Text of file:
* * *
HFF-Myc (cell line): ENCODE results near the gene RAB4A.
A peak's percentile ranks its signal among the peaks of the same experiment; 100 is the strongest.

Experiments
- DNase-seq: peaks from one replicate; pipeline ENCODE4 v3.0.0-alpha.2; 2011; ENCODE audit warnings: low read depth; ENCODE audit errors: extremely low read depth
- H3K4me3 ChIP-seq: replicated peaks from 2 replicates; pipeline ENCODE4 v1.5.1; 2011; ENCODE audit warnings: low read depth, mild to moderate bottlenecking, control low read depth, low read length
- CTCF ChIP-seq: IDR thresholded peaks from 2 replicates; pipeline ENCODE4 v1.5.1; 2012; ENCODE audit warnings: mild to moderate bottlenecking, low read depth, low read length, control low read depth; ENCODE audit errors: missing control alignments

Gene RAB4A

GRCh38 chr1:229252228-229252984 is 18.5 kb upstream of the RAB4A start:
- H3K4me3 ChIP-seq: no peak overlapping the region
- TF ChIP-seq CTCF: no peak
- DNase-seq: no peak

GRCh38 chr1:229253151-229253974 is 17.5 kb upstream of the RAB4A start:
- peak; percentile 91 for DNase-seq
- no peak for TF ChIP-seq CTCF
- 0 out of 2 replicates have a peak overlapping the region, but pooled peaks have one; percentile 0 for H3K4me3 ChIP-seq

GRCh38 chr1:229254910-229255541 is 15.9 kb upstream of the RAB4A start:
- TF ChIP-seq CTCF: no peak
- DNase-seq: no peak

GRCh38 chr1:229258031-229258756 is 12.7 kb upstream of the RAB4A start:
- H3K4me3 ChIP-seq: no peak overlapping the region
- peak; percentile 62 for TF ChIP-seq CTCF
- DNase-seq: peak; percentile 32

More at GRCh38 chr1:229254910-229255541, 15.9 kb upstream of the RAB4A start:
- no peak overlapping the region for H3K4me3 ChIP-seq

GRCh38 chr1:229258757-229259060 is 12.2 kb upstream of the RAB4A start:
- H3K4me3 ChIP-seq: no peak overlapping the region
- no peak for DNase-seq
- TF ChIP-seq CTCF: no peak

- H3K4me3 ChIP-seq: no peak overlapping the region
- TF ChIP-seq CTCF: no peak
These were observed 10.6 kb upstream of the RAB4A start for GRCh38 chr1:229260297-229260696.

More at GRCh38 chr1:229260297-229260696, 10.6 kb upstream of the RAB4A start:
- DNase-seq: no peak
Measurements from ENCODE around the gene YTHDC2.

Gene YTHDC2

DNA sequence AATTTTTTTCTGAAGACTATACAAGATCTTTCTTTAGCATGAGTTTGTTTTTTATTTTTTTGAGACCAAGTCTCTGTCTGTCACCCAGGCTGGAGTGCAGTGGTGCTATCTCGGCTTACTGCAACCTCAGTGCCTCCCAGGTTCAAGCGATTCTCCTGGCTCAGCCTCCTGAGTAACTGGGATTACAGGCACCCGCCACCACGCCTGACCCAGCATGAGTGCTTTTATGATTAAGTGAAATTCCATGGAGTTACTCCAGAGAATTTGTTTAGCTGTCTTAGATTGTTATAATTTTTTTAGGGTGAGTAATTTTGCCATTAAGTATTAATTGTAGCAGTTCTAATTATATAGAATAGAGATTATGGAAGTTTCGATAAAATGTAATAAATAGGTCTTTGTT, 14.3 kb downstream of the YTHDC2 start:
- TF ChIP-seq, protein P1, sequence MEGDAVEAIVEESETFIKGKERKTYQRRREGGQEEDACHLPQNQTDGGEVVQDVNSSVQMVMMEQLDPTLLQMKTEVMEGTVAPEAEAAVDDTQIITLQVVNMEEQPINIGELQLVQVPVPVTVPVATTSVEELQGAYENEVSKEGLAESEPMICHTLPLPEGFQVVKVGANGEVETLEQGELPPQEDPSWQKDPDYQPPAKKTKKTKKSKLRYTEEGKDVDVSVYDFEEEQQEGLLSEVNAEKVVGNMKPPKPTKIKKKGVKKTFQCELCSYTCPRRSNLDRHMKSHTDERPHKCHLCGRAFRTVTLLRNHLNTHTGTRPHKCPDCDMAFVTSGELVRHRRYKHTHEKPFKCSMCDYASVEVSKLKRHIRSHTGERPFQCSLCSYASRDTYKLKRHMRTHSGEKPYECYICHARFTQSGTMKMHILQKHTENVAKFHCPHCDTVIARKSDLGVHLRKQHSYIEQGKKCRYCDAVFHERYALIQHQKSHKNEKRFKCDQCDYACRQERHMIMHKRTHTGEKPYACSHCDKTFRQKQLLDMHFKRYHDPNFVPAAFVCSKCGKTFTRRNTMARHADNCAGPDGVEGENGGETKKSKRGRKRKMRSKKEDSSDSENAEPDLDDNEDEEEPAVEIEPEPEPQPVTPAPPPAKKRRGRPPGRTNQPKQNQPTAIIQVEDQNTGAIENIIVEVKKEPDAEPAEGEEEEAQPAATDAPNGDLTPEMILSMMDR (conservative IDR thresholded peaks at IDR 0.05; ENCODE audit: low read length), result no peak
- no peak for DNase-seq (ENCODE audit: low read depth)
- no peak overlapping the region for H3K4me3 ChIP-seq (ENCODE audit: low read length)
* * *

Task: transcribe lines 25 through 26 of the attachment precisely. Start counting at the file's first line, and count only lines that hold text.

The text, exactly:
GRCh38 chr1:229258757-229259060 is 12.2 kb upstream of the RAB4A start:
- H3K4me3 ChIP-seq: no peak overlapping the region